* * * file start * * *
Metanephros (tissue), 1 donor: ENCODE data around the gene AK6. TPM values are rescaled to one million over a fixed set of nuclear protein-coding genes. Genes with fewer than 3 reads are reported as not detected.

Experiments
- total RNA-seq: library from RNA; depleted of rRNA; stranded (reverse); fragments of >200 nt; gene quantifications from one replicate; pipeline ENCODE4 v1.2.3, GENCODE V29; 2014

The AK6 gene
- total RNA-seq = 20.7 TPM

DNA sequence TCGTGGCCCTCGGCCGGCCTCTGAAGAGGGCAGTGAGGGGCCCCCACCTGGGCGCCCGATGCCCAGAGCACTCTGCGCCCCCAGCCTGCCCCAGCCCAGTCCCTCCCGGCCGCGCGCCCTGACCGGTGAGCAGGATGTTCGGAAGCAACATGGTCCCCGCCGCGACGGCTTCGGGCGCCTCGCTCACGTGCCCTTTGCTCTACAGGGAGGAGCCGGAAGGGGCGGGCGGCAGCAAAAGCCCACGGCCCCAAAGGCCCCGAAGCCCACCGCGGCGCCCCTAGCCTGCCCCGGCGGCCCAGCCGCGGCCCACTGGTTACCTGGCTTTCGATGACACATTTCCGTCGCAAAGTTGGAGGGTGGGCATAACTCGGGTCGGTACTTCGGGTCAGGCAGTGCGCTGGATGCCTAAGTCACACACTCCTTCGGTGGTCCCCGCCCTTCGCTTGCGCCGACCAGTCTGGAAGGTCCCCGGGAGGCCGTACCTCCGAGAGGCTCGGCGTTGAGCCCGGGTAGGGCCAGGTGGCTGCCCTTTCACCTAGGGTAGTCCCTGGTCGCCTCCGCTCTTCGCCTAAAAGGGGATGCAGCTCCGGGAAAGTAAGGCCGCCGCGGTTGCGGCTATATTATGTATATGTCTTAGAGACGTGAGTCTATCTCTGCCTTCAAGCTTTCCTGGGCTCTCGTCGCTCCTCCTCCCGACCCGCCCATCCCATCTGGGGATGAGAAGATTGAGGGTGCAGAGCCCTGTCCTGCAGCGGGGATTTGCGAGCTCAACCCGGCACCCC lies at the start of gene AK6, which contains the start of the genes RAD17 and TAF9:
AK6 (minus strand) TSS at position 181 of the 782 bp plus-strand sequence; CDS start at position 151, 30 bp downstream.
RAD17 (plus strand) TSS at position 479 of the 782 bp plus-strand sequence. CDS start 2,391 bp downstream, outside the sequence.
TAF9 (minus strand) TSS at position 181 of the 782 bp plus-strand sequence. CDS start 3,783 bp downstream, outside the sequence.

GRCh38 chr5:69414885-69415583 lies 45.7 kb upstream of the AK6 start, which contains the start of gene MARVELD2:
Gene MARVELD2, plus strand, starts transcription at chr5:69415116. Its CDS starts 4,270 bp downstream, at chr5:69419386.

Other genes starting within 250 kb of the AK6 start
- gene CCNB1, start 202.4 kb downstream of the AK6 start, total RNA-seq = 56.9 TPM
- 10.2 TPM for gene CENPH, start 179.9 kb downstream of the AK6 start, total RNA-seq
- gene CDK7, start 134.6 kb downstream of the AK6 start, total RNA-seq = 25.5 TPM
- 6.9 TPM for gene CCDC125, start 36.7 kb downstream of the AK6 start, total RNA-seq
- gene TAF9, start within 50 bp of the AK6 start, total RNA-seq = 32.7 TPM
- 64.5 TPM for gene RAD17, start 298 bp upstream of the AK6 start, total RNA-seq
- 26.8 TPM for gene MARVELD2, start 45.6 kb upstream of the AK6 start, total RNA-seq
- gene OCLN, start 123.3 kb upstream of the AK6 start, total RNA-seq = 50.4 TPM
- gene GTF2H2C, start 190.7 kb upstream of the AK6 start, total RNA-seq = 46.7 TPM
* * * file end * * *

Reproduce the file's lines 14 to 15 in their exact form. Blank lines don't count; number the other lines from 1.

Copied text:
- 10.2 TPM for gene CENPH, start 179.9 kb downstream of the AK6 start, total RNA-seq
- gene CDK7, start 134.6 kb downstream of the AK6 start, total RNA-seq = 25.5 TPM